I had planned to write a post on the component substitution fallacy that he referenced, but I didn’t even make it to minute 25 of that video before I heard something else that I had to post first, at the 7:54 mark. The context of it is describing the state of NASA as an organization at the time of the Space Shuttle Columbia accident.

And here’s what Woods says in the talk:

Now, does this describe your organization?

Are you in a changing environment under resource pressures and new performance demands?

Are you being pressured to drive down costs, work with shorter, more aggressive schedules?

Are you working with new partners and new relationships where there are new roles coming into play, often as new capabilities come to bear?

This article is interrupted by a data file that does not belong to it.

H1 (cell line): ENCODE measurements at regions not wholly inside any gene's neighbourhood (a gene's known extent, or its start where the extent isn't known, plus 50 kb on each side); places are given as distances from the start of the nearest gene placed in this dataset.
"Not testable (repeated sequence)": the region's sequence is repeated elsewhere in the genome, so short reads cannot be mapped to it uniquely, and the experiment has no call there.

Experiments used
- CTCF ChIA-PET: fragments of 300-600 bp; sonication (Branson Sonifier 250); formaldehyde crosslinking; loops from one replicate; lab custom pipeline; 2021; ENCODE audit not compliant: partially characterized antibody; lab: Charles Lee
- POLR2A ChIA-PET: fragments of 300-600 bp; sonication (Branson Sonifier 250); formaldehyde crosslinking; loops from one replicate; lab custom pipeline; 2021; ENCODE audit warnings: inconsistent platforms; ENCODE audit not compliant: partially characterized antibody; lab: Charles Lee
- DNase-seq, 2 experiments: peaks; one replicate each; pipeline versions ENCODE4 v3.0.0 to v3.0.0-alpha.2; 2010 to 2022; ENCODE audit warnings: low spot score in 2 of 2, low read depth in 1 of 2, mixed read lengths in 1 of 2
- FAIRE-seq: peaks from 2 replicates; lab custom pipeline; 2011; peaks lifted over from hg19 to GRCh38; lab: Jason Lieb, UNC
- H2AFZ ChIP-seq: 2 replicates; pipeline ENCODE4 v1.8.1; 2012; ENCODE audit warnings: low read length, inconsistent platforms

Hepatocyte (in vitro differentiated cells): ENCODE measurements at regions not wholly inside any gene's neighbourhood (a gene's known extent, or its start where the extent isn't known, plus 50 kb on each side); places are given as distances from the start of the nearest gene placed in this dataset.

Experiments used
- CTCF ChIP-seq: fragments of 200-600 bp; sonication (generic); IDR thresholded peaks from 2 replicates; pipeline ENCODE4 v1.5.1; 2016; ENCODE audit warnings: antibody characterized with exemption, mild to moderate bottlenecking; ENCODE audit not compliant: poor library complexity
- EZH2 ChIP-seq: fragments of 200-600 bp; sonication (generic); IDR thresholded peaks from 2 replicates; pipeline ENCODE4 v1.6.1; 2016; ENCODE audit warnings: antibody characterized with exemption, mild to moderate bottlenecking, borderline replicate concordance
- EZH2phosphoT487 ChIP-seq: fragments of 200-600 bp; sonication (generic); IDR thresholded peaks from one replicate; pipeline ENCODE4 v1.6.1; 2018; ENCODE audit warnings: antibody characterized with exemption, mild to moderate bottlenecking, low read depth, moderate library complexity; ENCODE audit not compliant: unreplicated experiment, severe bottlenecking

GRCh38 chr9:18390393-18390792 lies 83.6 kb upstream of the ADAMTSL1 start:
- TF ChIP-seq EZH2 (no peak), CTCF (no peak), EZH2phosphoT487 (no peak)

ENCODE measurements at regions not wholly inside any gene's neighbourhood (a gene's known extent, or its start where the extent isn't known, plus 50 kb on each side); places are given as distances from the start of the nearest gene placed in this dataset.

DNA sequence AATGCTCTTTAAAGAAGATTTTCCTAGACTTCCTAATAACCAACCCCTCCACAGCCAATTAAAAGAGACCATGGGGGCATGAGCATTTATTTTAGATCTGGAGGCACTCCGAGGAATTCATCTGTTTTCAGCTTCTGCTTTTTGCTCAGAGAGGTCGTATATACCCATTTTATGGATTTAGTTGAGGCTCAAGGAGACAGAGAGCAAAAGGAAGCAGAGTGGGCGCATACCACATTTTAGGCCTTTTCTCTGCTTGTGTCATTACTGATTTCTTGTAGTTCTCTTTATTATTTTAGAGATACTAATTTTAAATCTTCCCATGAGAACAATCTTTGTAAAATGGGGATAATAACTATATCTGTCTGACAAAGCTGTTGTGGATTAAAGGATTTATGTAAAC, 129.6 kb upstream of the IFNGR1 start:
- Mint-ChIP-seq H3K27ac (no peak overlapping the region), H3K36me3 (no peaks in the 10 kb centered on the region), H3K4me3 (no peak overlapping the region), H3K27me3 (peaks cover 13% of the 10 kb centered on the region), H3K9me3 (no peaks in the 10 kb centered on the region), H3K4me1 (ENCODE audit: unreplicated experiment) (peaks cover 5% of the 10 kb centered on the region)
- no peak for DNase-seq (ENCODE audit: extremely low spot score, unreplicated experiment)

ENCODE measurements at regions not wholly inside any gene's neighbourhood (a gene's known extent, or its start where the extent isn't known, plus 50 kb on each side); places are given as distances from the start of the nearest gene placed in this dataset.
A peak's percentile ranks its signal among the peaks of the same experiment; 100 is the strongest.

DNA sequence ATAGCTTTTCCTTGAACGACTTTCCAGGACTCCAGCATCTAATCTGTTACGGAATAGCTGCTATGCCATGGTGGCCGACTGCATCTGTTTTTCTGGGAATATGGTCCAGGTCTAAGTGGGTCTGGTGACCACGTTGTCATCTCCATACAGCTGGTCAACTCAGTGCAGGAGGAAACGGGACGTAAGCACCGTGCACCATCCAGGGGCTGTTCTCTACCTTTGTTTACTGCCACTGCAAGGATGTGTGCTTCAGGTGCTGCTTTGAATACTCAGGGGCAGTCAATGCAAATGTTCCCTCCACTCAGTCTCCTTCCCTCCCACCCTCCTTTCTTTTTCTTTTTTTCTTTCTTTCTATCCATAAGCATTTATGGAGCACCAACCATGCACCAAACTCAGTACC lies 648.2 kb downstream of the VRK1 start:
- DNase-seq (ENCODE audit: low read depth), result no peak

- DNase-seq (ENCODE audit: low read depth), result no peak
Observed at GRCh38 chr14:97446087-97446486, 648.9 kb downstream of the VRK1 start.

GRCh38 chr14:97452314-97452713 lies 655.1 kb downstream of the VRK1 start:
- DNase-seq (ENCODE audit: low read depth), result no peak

Do we see changing skillsets, skill erosion in some areas, new forms of expertise that are needed?

Is there heightened stakeholder interest?

Finally, he asks:

How are you navigating these seas of complexity that NASA confronted?

How are you doing with that?

A small mistake does not a complex systems failure make

I’ve been trying to take a break from Twitter lately, but today I popped back in, only to be trolled by a colleague of mine:

Here’s a quote from the story:

The source of the problem was reportedly a single engineer who made a small mistake with a file transfer.

Here’s what I’d like you to ponder, dear reader. Think about all of the small mistakes that happen every single day, at every workplace, on the face of the planet. If a small mistake was sufficient to take down a complex system, then our systems would be crashing all of the time. And, yet, that clearly isn’t the case. For example, before this event, when was the last time the FAA suffered a catastrophic outage?

Now, it might be the case that no FAA employees have ever made a small mistake until now. Or, more likely, the FAA system works in such a way that small mistakes are not typically sufficient for taking down the entire system.